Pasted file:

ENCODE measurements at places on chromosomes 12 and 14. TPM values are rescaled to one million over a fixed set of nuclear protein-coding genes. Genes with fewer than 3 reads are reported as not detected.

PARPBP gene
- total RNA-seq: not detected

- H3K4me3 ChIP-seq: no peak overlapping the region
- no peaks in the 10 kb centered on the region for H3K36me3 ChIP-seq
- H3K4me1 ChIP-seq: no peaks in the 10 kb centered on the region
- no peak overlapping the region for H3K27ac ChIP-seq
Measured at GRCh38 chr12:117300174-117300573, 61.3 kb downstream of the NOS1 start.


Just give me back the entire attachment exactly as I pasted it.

ENCODE measurements at places on chromosomes 12 and 14. TPM values are rescaled to one million over a fixed set of nuclear protein-coding genes. Genes with fewer than 3 reads are reported as not detected.

PARPBP gene
- total RNA-seq: not detected

- H3K4me3 ChIP-seq: no peak overlapping the region
- no peaks in the 10 kb centered on the region for H3K36me3 ChIP-seq
- H3K4me1 ChIP-seq: no peaks in the 10 kb centered on the region
- no peak overlapping the region for H3K27ac ChIP-seq
Measured at GRCh38 chr12:117300174-117300573, 61.3 kb downstream of the NOS1 start.